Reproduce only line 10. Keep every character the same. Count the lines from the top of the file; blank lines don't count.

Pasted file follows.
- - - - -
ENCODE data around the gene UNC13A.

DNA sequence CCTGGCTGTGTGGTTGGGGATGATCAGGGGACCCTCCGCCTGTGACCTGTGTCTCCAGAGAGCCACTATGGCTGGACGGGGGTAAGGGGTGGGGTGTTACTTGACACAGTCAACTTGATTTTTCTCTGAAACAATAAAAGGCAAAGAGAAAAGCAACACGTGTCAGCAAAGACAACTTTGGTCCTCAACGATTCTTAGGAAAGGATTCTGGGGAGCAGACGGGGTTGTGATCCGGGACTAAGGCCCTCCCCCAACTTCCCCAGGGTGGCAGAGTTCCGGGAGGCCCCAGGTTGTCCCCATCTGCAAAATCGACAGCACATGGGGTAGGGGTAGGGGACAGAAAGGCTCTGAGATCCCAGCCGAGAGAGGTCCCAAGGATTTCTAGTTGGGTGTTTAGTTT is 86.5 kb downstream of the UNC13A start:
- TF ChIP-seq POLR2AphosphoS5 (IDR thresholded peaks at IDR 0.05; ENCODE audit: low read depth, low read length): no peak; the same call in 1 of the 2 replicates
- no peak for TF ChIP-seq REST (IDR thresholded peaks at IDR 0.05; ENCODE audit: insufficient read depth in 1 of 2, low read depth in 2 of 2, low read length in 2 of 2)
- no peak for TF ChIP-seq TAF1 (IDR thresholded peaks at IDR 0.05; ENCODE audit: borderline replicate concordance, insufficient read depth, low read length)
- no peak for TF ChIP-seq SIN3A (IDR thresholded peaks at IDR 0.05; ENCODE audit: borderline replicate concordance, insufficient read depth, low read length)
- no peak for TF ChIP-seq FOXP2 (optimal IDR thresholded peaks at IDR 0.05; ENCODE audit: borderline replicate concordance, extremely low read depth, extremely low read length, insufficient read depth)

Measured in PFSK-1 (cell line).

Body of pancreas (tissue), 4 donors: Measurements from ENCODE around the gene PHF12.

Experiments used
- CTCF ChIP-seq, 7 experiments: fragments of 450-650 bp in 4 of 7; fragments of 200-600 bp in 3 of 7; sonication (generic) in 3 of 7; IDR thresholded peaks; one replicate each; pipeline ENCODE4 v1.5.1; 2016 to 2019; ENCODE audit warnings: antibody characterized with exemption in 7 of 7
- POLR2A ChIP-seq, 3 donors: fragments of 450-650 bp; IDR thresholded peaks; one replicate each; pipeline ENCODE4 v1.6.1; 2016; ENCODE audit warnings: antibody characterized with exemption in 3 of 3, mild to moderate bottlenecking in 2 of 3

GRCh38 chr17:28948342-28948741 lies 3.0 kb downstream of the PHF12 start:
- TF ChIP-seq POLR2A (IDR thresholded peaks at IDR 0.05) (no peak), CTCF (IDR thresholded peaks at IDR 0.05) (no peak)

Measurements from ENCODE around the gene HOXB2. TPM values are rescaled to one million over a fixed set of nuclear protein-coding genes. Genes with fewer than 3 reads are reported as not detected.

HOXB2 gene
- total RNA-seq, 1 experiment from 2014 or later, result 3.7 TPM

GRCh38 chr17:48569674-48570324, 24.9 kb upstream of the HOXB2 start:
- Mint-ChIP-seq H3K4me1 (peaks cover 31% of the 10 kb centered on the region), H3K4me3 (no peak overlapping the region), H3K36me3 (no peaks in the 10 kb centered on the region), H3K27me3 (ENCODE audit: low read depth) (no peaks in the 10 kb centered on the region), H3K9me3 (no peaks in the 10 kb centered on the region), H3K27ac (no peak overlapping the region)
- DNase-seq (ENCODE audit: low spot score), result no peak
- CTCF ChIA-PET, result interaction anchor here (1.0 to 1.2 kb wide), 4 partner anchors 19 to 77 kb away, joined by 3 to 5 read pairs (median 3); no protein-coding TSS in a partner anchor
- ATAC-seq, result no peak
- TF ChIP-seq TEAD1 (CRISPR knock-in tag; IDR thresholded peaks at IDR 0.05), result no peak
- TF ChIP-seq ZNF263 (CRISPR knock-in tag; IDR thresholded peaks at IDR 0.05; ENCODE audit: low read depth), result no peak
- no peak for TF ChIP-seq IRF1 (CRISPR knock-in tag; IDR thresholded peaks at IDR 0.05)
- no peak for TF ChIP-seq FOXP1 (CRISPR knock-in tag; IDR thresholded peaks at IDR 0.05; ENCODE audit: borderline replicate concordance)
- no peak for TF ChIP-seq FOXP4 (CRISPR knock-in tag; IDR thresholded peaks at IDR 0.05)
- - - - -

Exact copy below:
Experiments used